When Friending Hurts
August 25, 2022 | Jim Angehr
Fascinating recent article from Kaitlin Tiffany in The Atlantic magazine, “That’s It. You’re Dead to Me.” (Link here, although semi-paywalled.)
I’m not familiar with any of Tiffany’s previous work, but in her article here, she’s put her finger on something that’s been rattling around in my ahead for a bit: using (or misusing) the label “toxic,” people are cutting friends and family out of their lives at unprecedented rates. Let’s unpack that.
Hello pendulum my old friend, I’ve come to talk with you again. It’s quite possible that in previous generations, men and women far too often remained in relationships (parent-child, romantic, peer, etc.) that were harmful and damaging to them. Abuse is, sadly and truly, a thing.
I wonder, however, whether the pendulum has swung too far in the other direction. If in earlier times more folks should have heeded the relational advice, “Get out!,” many today mash the ejector button on relationships that become uncomfortable way too early—in the name of protecting ourselves from toxic people.
In her fairly brief piece, Tiffany marshals a pretty impressive body of evidence that “Cut them off!” is precisely the message that (primarily young) people receive from internet and social media. From Tik Tok influencers to medical website listicles, you can find a plethora of advice about how to ghost, online and in person, your toxic frenemies.
Before I come too close to “old man shouting at cloud” territory, I’ll readily affirm that you should probably reduce contact with people that are genuinely toxic for you.
The problem, and it’s a big one, is where to draw that line. Midway through “That’s It. You’re Dead to Me,” Tiffany incredulously cites a WebMD definition of a toxic person as “anyone whose behavior adds negativity and upset to your life.” Yikes! Physicians, heal thyselves. If I would fully cut off any and all people who either add negativity or upset me, and others do the same with me, I’m looking for the rest of my life at a table-for-one kind of situation.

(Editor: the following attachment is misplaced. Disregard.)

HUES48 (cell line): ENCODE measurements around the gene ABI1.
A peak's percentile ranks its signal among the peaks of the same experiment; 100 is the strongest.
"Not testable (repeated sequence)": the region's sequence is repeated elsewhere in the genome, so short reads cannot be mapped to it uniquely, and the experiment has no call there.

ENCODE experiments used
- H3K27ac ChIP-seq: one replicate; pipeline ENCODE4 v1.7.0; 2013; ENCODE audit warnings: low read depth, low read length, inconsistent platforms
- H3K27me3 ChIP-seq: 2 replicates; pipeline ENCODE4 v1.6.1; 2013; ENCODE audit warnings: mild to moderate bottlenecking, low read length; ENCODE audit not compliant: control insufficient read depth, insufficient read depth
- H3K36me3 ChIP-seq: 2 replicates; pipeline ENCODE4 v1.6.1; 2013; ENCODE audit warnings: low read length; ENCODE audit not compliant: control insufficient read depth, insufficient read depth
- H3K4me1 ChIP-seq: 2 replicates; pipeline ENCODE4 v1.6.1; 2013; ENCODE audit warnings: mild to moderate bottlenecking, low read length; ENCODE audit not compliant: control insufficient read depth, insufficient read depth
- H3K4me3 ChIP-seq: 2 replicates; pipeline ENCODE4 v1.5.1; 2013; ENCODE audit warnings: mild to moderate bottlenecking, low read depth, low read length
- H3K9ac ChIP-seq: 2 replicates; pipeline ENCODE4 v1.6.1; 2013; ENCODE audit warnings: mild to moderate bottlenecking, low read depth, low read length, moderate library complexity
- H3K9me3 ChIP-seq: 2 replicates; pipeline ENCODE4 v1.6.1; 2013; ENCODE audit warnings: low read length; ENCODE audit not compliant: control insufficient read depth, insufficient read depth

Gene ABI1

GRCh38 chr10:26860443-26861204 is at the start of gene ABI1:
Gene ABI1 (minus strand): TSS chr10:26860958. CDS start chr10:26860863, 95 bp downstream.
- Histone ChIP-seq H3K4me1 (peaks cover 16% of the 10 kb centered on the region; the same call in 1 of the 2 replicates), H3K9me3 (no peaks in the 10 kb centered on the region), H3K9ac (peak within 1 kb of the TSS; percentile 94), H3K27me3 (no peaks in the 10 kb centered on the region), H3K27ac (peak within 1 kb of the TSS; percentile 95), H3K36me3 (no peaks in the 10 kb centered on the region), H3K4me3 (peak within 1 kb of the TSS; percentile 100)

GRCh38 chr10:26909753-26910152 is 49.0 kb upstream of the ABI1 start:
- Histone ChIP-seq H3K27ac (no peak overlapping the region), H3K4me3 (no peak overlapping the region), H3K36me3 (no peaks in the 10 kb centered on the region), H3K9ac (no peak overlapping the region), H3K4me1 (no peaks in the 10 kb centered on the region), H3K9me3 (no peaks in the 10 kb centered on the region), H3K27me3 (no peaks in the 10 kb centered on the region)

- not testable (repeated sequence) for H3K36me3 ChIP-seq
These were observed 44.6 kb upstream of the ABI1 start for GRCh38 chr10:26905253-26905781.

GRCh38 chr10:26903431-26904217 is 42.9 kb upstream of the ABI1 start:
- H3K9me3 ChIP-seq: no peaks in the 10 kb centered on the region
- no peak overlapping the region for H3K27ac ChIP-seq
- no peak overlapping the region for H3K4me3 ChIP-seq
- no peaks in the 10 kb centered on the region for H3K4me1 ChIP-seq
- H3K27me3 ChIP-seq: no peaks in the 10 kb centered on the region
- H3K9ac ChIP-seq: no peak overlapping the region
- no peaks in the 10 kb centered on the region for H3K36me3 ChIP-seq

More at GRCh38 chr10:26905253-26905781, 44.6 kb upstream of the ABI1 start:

If as a society everyone is all too eager to drop difficult persons from our lives, we’d be a society full of people that are lonely and alone. And in a surely unrelated newsflash: most of us feel lonely and alone.
Certainly within the space of a blog post, I don’t have all of the answers here. Still I’ll raise the question, How can we grow as human beings without facing any discomfort? One of the ways in which the ancient Judeo-Christian tradition aligned with that of ancient Greece and Rome was that true character formation and self-improvement required occasional moments of discomfort. But would such an idea be considered an unwelcome voice in the pockets of current discourse that tell you when it comes to others, “Speak softly and carry a big sickle"?
I worry sometimes if talk of self-care and wellness can go off the rails. If in the name of those goals—which, please hear me, in themselves are good and vital ones—I’m quick to leave behind any and all friends and family members that upset me in any way, where does that leave me if not perpetually fragile, isolated, and agitated?
For all of its warts and failings, I sense that the church of Jesus may have a role to play in this current milieu. Why should people come to church? (It doesn’t have to be Liberti Collingswood, just any church.) Because among other things, being a part of a congregation of believers offers you the blessed opportunity of being occasionally offended by occasionally difficult people like you and me. In a safe environment, you’ll be encouraged to exercise the grace of costly forgiveness within the context of fighting to retain, not cut off, relationships. You'll learn to become friends withthose between whom you have not natural affinity but friction.
Or again, why go through the pain and trouble of seeking to forgive those who have wronged us, as apposed simply to cutting them off? Centuries ago, the apostle Paul wrote to the church at Colosse, “Put on then, as God's chosen ones, holy and beloved, compassionate hearts, kindness, humility, meekness, and patience, bearing with one another and, if one has a complaint against another, forgiving each other; as the Lord has forgiven you, so you also must forgive. And above all these put on love, which binds everything together in perfect harmony” (Colossians 3:12-14). The italics in Paul’s quotation are mine: the reason that we forgive and accept others is that through the cross, Jesus accepts and forgives us.
To me, that’s a recipe for a better world.